CHRISTOPHER STEVENS reviews last night’s TV: Long shadow of domestic abuse looms over this homecoming tour
No Place Like Home
Billion Dollar Downfall: The Dealmaker
Celebrities delving into their past on ancestry shows are expected to get tearful over the ordeals suffered by Victorian forebears.
Victoria Derbyshire remained sensibly dry-eyed as, walking the postcodes where she grew up, on No Place Like Home (C5), she learned about a great-great-aunt who worked in the Lancashire cotton mills as a child.
Mary Ellen Mulrooney lived to be 92, and Victoria’s mum, Pauline, remembered meeting her. But as a girl of 13, Mary Ellen was a cotton winder in the factories beside the Rochdale Canal, risking her life to keep the machinery fed with thread. It was grim, dangerous work.
Victoria saved her tears. There was a sense of real grief hanging over her explorations, echoes of a much more recent pain.
CHRISTOPHER STEVENS: Victoria Derbyshire remained sensibly dry-eyed as, walking the postcodes where she grew up, on No Place Like Home (C5) , she learned about a great-great-aunt who worked in the Lancashire cotton mills as a child
We glimpsed it at the beginning when Victoria and her mum sat on a bench outside the house in Bury where they lived in the 1970s. Both women spoke with lumps in their throats. Pauline had ‘mixed feelings,’ her daughter said. Her husband was ‘capable of violence’.
She touched on it again, when she learned about the nearby tannery, a base set up by the Adler & Oppenheimer company before World War II to give work to Jewish refugees from Germany.
Some of those who fled the Nazis settled in the same house where Victoria and her parents later lived. Even then, it was plain from her reticence that she felt ambivalent about her childhood.
Her emotional wall broke when she visited a hillside cairn, a memorial to a woman named Ellen Strange who was murdered in 1761 by her drunken husband.
It has become a tradition to lay a stone there in memory of other victims. Victoria read some of their names aloud and welled up.
‘When I was growing up,’ she said, ‘experiencing domestic abuse, I never knew what domestic abuse was. No one talked about it, it was a shameful thing. And for me, it was quite a normal part of my upbringing.’
‘Now, at least, people talk more about it. There is less stigma. It is significant and important that people like Ellen Strange are remembered, because it reminds us that this has been going on for too long.’
Victoria’s journey around the outskirts of Manchester worked to loosen and free her memories. Her estranged father, Anthony, died in 2020, and talking about her abusive childhood is clearly difficult.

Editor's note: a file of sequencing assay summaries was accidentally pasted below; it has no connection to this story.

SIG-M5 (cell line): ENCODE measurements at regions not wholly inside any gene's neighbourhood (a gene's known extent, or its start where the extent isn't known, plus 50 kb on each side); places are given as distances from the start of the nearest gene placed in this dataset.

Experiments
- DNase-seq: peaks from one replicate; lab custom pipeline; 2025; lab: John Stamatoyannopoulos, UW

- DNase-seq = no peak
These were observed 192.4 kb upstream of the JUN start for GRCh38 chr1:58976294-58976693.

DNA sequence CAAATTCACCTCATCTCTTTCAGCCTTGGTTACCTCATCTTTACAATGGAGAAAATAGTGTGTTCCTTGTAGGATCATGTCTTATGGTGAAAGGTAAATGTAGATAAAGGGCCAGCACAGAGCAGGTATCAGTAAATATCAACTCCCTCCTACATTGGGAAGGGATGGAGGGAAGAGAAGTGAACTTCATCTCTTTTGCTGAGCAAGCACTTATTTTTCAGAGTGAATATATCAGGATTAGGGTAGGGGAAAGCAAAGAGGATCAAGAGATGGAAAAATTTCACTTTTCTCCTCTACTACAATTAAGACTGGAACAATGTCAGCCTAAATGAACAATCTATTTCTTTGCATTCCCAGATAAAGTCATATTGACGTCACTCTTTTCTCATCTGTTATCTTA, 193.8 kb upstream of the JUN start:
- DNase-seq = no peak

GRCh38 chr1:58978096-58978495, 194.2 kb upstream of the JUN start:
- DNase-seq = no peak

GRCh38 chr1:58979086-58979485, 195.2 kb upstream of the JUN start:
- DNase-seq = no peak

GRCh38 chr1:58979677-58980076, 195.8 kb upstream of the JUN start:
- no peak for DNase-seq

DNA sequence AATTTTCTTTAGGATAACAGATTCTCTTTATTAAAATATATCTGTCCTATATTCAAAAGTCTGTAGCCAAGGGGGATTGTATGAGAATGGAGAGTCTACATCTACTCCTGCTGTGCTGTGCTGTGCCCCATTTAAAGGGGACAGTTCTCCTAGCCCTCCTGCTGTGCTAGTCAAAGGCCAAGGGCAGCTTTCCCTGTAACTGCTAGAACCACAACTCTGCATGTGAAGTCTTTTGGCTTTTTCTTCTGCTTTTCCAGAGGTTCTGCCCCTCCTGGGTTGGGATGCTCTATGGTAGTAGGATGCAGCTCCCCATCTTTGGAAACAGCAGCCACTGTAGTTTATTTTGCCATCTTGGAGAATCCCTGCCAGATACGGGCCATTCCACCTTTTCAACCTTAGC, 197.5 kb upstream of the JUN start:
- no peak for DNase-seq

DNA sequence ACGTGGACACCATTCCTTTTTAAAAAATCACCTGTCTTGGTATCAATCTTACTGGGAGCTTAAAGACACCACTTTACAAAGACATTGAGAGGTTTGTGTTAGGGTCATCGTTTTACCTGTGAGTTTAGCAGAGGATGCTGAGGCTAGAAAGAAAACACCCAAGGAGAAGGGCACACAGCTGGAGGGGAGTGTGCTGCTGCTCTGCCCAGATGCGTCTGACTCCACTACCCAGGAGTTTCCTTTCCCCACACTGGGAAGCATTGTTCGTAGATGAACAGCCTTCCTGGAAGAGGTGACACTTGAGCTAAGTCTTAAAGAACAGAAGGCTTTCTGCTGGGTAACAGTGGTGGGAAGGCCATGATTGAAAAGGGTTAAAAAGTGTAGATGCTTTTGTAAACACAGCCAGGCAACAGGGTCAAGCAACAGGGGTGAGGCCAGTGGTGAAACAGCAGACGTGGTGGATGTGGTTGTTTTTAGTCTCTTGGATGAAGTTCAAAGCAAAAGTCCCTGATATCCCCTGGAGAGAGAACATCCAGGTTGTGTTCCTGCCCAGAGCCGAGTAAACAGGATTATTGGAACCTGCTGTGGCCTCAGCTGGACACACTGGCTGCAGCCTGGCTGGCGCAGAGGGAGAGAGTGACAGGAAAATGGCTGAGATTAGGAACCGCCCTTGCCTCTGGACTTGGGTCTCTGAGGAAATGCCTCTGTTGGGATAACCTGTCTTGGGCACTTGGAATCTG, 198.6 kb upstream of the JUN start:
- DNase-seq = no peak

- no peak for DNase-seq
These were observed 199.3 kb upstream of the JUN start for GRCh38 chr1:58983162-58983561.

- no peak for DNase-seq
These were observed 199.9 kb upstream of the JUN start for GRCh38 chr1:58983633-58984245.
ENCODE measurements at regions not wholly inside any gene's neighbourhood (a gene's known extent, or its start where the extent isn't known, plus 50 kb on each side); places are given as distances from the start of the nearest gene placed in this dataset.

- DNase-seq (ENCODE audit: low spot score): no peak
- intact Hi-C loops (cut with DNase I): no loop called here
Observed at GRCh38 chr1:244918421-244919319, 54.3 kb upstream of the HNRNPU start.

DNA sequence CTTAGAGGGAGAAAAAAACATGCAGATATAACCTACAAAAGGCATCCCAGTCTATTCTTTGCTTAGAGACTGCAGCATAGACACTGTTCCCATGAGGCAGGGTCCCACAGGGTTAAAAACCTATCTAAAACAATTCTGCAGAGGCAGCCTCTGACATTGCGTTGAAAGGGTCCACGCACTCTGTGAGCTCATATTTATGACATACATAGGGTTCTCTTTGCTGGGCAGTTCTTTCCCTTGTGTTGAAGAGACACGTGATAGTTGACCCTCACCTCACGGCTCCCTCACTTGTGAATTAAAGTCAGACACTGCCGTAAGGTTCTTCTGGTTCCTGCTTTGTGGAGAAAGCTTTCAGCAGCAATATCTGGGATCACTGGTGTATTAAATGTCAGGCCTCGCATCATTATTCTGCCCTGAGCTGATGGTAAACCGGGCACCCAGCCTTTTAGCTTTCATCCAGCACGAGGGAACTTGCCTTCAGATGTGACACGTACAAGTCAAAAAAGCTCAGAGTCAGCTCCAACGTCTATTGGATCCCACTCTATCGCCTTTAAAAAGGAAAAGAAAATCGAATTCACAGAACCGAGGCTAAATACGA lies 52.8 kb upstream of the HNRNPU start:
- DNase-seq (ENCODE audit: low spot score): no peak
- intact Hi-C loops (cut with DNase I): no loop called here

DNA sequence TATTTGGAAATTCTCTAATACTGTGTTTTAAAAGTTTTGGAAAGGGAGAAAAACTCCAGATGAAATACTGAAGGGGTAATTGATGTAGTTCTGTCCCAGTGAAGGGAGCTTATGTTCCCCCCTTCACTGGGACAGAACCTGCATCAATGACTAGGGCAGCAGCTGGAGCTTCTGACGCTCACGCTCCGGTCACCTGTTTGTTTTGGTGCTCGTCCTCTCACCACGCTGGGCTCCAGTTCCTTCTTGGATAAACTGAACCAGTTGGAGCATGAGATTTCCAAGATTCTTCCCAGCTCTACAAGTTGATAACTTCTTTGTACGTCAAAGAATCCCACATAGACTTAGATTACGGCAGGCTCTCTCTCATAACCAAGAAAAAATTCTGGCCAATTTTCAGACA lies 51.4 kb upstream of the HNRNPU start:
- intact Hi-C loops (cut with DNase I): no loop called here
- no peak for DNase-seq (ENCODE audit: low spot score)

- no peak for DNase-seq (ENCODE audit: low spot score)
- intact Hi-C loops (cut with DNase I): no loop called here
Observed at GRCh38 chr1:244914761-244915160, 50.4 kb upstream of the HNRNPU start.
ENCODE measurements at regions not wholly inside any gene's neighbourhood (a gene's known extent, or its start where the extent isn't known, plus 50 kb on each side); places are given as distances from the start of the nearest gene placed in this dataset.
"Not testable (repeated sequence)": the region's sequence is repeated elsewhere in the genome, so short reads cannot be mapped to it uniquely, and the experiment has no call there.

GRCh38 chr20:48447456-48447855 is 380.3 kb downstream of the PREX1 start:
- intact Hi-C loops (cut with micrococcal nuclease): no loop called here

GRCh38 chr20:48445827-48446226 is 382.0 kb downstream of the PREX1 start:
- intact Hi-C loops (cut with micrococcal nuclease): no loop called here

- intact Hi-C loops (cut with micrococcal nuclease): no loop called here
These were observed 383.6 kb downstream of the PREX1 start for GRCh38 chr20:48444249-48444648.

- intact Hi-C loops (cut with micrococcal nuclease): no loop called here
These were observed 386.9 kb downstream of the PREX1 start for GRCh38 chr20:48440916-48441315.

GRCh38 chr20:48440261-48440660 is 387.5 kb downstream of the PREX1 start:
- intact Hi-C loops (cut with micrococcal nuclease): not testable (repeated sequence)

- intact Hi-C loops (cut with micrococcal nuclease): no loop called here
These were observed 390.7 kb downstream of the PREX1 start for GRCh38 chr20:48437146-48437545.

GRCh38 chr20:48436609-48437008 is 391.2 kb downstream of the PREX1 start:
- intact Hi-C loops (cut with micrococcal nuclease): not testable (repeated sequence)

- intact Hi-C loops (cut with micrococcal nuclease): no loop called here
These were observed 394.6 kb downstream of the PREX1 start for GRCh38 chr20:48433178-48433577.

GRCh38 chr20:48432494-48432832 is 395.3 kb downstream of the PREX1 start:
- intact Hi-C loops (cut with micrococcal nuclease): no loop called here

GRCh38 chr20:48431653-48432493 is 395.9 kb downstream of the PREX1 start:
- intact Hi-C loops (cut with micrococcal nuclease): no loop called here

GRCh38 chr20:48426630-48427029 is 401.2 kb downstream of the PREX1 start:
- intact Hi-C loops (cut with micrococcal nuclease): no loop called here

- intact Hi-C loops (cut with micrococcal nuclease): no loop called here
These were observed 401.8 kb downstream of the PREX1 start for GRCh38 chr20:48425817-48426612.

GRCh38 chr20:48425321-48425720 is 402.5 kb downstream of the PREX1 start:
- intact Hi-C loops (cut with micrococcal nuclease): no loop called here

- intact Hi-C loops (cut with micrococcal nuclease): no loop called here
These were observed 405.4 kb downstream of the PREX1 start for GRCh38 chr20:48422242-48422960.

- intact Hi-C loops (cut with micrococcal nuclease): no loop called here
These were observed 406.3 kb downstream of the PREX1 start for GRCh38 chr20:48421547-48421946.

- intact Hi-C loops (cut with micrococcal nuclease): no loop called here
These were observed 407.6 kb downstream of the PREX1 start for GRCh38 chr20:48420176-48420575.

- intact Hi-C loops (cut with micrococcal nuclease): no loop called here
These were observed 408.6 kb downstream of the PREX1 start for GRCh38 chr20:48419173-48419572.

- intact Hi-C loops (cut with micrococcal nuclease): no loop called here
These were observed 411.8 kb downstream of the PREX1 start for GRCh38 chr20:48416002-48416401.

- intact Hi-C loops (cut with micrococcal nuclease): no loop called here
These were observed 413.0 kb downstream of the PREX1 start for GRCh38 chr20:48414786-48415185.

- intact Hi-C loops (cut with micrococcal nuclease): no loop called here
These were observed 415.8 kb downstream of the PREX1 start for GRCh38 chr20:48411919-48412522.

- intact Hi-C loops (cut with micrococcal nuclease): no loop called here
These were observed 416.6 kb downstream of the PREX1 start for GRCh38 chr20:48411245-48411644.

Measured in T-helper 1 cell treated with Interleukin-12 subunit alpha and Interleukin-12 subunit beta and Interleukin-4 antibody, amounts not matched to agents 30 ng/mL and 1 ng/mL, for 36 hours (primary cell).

With such a lot of buried history to uncover, this show could have concentrated more on her family and included fewer frivolous items, such as her first taste of black pudding at Bury market. ‘Very pleasantly surprised,’ she said tactfully. The real surprise is how effective a stroll around familiar streets can be at stirring the emotions. This series is starting to look really promising.
Billion Dollar Downfall: The Dealmaker (BBC2) might have been a lot more promising if the producers had been able to coax an interview from the central character, money man Arif Naqvi, instead of relying on the maudlin monologues he recorded on his mobile phone.
Naqvi is under house arrest, facing trial on charges of fraud and money laundering. As the head of a private equity firm that specialised in investments in the developing world, he is accused of diverting hundreds of millions of dollars out of the business.
But financial journalists investigating the collapse of his firm had to be circumspect in their allegations. Naqvi’s luxury life of yachts and Dubai mansions was barely visible. Too much of this story lies beneath the surface for it to be worth telling yet.
Billion Dollar Downfall: The Dealmaker (BBC2) might have been a lot more promising if the producers had been able to coax an interview from the central character, money man Arif Naqvi. Pictured is Shahid Abbasi
Grotty studio of the night: The set for Gordon Ramsay’s ‘toughest cooking competition ever’, Next Level Chef (ITV), is like a multi-storey car park — with kitchens stacked in three badly lit layers.
The place looks like it smells dank.
And I wouldn’t fancy eating anything that had been in the lift.
The set for Gordon Ramsay’s ‘toughest cooking competition ever’, Next Level Chef (ITV) , is like a multi-storey car park
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